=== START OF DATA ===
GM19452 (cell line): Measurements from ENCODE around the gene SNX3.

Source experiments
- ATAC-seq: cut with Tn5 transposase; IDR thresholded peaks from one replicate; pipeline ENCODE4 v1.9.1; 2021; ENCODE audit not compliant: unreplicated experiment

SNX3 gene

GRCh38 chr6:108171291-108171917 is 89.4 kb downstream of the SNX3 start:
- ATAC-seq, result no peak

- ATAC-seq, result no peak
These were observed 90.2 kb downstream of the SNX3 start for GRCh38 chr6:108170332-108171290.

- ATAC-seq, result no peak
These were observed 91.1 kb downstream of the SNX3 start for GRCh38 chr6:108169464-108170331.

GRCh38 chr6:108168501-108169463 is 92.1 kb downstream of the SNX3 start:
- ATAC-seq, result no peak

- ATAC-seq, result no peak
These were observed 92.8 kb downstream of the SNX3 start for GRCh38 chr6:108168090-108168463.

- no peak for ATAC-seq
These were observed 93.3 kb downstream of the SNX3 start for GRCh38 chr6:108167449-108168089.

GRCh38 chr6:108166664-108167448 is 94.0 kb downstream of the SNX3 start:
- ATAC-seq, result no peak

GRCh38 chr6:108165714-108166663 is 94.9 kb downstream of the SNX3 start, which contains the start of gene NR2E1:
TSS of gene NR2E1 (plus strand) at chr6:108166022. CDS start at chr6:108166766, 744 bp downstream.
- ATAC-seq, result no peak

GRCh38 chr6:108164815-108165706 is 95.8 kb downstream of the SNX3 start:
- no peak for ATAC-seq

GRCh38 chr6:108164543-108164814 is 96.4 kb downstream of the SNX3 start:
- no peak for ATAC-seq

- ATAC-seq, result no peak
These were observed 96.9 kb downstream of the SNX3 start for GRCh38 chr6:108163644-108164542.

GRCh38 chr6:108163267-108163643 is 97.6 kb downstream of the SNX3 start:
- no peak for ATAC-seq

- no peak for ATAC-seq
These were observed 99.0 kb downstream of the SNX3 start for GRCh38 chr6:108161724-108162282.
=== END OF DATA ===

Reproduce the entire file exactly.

GM19452 (cell line): Measurements from ENCODE around the gene SNX3.

Source experiments
- ATAC-seq: cut with Tn5 transposase; IDR thresholded peaks from one replicate; pipeline ENCODE4 v1.9.1; 2021; ENCODE audit not compliant: unreplicated experiment

SNX3 gene

GRCh38 chr6:108171291-108171917 is 89.4 kb downstream of the SNX3 start:
- ATAC-seq, result no peak

- ATAC-seq, result no peak
These were observed 90.2 kb downstream of the SNX3 start for GRCh38 chr6:108170332-108171290.

- ATAC-seq, result no peak
These were observed 91.1 kb downstream of the SNX3 start for GRCh38 chr6:108169464-108170331.

GRCh38 chr6:108168501-108169463 is 92.1 kb downstream of the SNX3 start:
- ATAC-seq, result no peak

- ATAC-seq, result no peak
These were observed 92.8 kb downstream of the SNX3 start for GRCh38 chr6:108168090-108168463.

- no peak for ATAC-seq
These were observed 93.3 kb downstream of the SNX3 start for GRCh38 chr6:108167449-108168089.

GRCh38 chr6:108166664-108167448 is 94.0 kb downstream of the SNX3 start:
- ATAC-seq, result no peak

GRCh38 chr6:108165714-108166663 is 94.9 kb downstream of the SNX3 start, which contains the start of gene NR2E1:
TSS of gene NR2E1 (plus strand) at chr6:108166022. CDS start at chr6:108166766, 744 bp downstream.
- ATAC-seq, result no peak

GRCh38 chr6:108164815-108165706 is 95.8 kb downstream of the SNX3 start:
- no peak for ATAC-seq

GRCh38 chr6:108164543-108164814 is 96.4 kb downstream of the SNX3 start:
- no peak for ATAC-seq

- ATAC-seq, result no peak
These were observed 96.9 kb downstream of the SNX3 start for GRCh38 chr6:108163644-108164542.

GRCh38 chr6:108163267-108163643 is 97.6 kb downstream of the SNX3 start:
- no peak for ATAC-seq

- no peak for ATAC-seq
These were observed 99.0 kb downstream of the SNX3 start for GRCh38 chr6:108161724-108162282.